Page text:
Having said that, I will be purchasing the first book in the series, as although the murder plot wasn’t my favourite I have become quite attached to the personal lives of some of the characters. I find I want to know more about them, which is where I think Marston’s talent truly lies. In a matter of a few hundred pages he has made you invest in the characters – brought them to life, and even if you didn’t think you would originally, he makes you want to know what happens. This book is certainly more than just a murder mystery, it brings to light real feelings and real common issues that people face daily. The backdrop of World War One certainly allows the story a more interesting set-up, and the use of bringing people back from war who are suffering is a large part of what makes this book compelling.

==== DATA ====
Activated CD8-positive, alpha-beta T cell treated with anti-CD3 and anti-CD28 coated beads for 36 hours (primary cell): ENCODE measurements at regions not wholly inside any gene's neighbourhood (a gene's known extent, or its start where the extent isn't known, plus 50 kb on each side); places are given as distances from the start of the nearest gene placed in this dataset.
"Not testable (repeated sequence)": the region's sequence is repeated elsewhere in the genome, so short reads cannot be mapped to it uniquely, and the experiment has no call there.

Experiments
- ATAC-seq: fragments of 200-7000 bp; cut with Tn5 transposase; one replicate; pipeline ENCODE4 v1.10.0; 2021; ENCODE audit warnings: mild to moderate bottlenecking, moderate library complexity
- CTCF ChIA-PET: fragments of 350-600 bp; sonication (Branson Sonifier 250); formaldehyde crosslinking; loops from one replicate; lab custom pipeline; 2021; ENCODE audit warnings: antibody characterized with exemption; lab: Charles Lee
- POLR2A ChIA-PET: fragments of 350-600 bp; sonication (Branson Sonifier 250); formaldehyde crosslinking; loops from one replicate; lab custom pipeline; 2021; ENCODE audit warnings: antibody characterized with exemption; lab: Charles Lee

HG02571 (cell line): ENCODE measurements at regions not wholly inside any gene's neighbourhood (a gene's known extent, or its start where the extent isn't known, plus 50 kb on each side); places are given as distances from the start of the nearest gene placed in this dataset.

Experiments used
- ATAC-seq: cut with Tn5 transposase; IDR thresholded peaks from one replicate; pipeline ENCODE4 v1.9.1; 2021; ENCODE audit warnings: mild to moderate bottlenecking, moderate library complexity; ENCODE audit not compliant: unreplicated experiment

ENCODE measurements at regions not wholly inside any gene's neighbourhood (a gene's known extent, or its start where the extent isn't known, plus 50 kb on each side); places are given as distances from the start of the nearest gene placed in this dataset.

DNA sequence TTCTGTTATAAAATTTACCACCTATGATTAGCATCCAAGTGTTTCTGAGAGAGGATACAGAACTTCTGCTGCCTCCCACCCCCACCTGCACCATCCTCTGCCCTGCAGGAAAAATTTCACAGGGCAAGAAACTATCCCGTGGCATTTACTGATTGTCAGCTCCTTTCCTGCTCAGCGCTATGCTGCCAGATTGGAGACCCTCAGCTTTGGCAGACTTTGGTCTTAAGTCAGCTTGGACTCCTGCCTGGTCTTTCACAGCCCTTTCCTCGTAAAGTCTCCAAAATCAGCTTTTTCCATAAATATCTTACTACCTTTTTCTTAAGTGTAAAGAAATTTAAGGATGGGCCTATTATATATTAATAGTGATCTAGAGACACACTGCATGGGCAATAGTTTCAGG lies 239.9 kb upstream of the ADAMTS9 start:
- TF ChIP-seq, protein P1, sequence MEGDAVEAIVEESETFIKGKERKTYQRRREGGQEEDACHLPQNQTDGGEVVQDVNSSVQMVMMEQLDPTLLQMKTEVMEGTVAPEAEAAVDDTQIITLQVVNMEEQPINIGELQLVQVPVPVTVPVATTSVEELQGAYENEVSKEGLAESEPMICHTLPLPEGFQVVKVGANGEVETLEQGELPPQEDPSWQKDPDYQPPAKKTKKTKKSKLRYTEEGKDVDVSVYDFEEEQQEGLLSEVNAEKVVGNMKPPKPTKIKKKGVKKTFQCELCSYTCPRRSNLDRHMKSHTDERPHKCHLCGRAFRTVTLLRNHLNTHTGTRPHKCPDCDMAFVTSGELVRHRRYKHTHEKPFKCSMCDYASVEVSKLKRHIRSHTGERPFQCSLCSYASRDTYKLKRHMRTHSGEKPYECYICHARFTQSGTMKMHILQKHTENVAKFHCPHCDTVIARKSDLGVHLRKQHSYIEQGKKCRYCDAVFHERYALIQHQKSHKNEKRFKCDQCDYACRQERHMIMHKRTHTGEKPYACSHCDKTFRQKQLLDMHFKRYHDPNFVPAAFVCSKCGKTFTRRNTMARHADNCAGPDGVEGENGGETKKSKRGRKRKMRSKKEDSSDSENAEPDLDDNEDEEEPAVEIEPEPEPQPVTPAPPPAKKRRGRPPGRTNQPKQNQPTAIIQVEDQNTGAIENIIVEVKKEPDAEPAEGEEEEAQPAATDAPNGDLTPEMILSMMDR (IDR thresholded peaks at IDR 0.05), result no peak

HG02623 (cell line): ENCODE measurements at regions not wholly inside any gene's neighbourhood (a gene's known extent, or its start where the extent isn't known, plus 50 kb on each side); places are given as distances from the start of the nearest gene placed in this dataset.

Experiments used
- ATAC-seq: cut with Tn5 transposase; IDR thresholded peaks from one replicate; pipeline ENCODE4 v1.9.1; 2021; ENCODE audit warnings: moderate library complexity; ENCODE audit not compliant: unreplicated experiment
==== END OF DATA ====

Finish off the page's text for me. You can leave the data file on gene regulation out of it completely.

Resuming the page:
It might not be the best book I’ve ever read, but it certainly has a little something-something that is making me go back for more. This book is definitely a grower, stick with it and you’ll find it does get better.

Promise.

Buy this book here.

 

 

Not That Kind Of Girl, Lena Dunham – Review

IMG_0844So this week, I went through two books the first was The Miniaturist, and next was this fantastmiscal (yes made up but necessary) book by Lena Dunham. In fact this little gem is so good, I read it in one day. I simply couldn’t put it down, and when I did it made my head hurt so I picked it straight back up so I could finish it.

Oh Lena, well done.

I am not a fan of Lena Dunham, I have never once watched HBO’s Girls which she writes, directs, and stars in as I just thought it looked boring. I would go as far as to say that when I saw the advert, I almost felt a bit sick. I sort of stuffed Lena Dunham into the category of: she’s there but I’m not bothered by her, in fact I can’t remember what she look like. Harsh, but a reality in my life. I do tend to categorise. Well I should have listened to my mum and dad when they said never judge a book by its cover, because how hilarious is this woman. Utterly hilarious is the answer.